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I want to convince my boss that we should be using git for version control. He says, that it absolutely must authenticate users through our central LDAP server.

I looked at the various solutions (gitweb, gitorious ... ) and couldn't really find a definitive answer about whether they support LDAP authentication.

The only solution I could find a little info on was a Apache+mod_ldap setting. But that would mean that the user authenticating on LDAP wouldn't necessarily be the same as the actual git user, right? (Not that this is a huge problem, but just something which would bug me.)

So, what's the best way to authenticate git users via LDAP?

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I added some more info on http auth. –  reconbot Apr 22 '10 at 18:05

2 Answers 2

up vote 8 down vote accepted

While keys are used for most public git services, the real authentication happens via ssh. SSH is more then capable of authenticating against ldap. As far as git is concerned once you have access to the files you can go to town.

UPDATE

Git now supports (as of this year, who knew?) a smart http pushing mechanism. The old way was to use a webdav server, but both fetching and pushing were very slow and inefficient. Now you can get pretty much the same speeds over http as you would ssh:// or git://. This means you can use apache or nginx and use any http auth scheme you would like. (Ldap, database, etc.)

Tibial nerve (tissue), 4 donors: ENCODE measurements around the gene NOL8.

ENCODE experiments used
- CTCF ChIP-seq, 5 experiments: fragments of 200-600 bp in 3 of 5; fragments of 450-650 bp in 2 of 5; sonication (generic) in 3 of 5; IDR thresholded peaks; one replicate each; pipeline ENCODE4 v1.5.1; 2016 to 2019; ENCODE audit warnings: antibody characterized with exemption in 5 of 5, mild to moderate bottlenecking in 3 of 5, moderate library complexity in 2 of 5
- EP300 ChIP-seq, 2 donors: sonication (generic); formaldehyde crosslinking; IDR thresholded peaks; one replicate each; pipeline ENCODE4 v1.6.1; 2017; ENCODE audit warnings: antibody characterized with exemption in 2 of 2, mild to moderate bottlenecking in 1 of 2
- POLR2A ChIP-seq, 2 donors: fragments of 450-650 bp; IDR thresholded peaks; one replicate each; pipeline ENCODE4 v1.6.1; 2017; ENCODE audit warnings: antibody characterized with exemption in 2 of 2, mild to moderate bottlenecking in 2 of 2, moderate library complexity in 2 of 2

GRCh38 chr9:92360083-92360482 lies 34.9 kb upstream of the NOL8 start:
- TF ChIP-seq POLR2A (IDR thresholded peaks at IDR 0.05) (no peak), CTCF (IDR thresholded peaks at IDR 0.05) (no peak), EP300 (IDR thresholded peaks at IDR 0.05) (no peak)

More info from pro git and github.

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If SSH is configured to use PAM for authentication you can auth against your LDAP server without a problem. The notable exception is Gitosis, which does some forced-commands magic with keys. –  voretaq7 Apr 16 '10 at 15:06
    
Alas, ssh is not capable without still-not-merged patches of getting public keys from LDAP. It'll do password auth via LDAP using pam-ldap, but it can't query LDAP directly to get public keys. Very frustrating. –  Craig Ringer Dec 5 '12 at 6:09
    
You can script this, a daily load of keys from ldap to the filesystem combined with a way to kick it off with however you update keys could do the trick. –  reconbot Jan 18 '13 at 20:36

You can look for/develop an git backend authentication using pre-receive git hooks scripts. They are not necessarily needed to be an shell script.

For example, if you look into gitorious' pre-receive hook, you'll see its way to authenticate the guy who are trying to push into the remote repo in that situation using a Ruby Script. If you wish and spend a bit of your time on it, you can do the same using your favorite language and its ldap library :-)

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